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Today's News

  • Fundraising meal planned for child with cancer

    A Hardin County family is having a fundraising meal from 11 a.m. to 9 p.m. Monday at Gatti’s on North Mulberry Street in Elizabethtown.

    Money raised will go toward treatment for 8-month-old Jayvin Adams, who has leukemia.

    With a flier, 20 percent of a patron’s bill will go to the family. Fliers will be available at the restaurant.

  • Smyser’s mother: How can ‘so-called friends leave you to die?’

    Louisville teen Ryan Wilt was sentenced Tuesday in Hardin Circuit Court to 30 years in prison for his role in the shooting death of 18-year-old Mackenzie Smyser.

    Both Wilt and Smyser’s mother, Kay, read statements in the court before Judge Kelly Mark Easton delivered the formal sentence.

    Kay Smyser referred to her son as “a momma’s boy” and described how she imagined hearing her son cry out, “Help me, mommy,” as he lay in the woods bleeding.

  • Tina Decker puts her prayers to action

    In 2003, illness began to take over Tina Decker’s family and their finances. At the moment when she felt her walls crumbling, she fell to her knees in submission to God. Not only did help arrive, but the Putting Prayers to Action ministry was born.

    Her family found themselves in an unfamiliar place. They were a two-income family that had saved for the future. Then her oldest son, Trace, became ill. He had a kidney disorder and endured 11 surgeries and multiple procedures.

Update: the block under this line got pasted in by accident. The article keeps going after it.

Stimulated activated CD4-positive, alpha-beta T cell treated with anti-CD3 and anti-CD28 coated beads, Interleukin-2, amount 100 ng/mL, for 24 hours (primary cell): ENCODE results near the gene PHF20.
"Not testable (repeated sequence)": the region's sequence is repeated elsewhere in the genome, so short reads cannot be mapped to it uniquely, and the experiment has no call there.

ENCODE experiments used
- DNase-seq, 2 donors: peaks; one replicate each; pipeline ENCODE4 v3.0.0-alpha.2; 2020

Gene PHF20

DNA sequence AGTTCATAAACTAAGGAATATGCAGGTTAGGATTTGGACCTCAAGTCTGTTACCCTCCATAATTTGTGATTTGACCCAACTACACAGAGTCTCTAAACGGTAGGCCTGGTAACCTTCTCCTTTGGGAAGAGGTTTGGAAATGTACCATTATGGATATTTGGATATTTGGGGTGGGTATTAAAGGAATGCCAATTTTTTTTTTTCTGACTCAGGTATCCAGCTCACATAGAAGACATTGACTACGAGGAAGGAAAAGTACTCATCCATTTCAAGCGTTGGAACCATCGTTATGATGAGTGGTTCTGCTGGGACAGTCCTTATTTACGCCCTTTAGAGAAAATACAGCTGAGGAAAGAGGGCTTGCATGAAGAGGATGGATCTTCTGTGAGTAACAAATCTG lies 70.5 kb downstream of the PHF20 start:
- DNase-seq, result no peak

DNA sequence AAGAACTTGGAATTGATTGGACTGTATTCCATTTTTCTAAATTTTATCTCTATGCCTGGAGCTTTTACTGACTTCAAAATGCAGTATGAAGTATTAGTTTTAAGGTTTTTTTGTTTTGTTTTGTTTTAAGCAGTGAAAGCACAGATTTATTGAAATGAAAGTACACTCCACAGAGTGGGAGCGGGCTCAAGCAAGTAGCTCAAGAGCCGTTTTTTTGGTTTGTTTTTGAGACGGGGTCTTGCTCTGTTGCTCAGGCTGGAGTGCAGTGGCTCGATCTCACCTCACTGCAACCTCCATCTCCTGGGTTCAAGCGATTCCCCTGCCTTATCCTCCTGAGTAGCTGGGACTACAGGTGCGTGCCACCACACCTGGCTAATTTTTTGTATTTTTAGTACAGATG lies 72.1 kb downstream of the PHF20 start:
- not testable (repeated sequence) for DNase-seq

• Speakers with Spark: Parents' messages should be crafted to children's learning styles

    I had the privilege of hearing Pam Stenzel, an international abstinence speaker, give an analogy about how God would feel if we made bad choices.

  • Remembering a sterling life

    Another legend has left us. Last week, the Elizabethtown community bid farewell to one of its most beloved educators, Mrs. Lottie Robinson. Mrs. Robinson and her husband dedicated their lives to education, but not just historical events or mathematical equations. The Robinsons provided an education in culture, character, etiquette, work ethic and personal growth. They didn’t want to just touch lives; they wanted to change them.

  • Library schedules bookmobile hours at closed Radcliff branch

    The Hardin County Public Library has released a schedule of  bookmobile dates at the North Branch Library in Radcliff this month to accommodate residents while the facility is closed.

  • PREP FOOTBALL: North Hardin hungry for postseason play (11/2)

    Once playoff time comes around, Aaron House turns into a rabid monster.

    The North Hardin senior offensive/defensive lineman cranks his motor until it hits supersonic gear. Those linemen that he normally just plows to the ground, well now it’s time they get pancaked.

  • One Busy Airport
  • Morningside one of 49 in state recognized for teacher survey

    Morningside Elementary School has been recognized for the positive environment it offers students and staff.

    The school was chosen as one of 49 schools in Kentucky to be recognized with an Honorable Mention from the Kentucky Department of Education based on an employee survey.

  • Judge to review evidence against Farmer

    Before he possibly dismisses charges against Jeff Farmer of Elizabethtown, Judge Kelly Mark Easton will review a grand jury hearing and all evidence in the case, he said in Hardin Circuit Court on Tuesday.

    “I will have to decide if it’s unjust to dismiss the case — with or without prejudice,” Easton said.

    Farmer, 46, and Christin Nicole Dague, 27, of Radcliff, are accused of involving a minor younger than 16 in a filmed sexual performance between 2007 and 2008.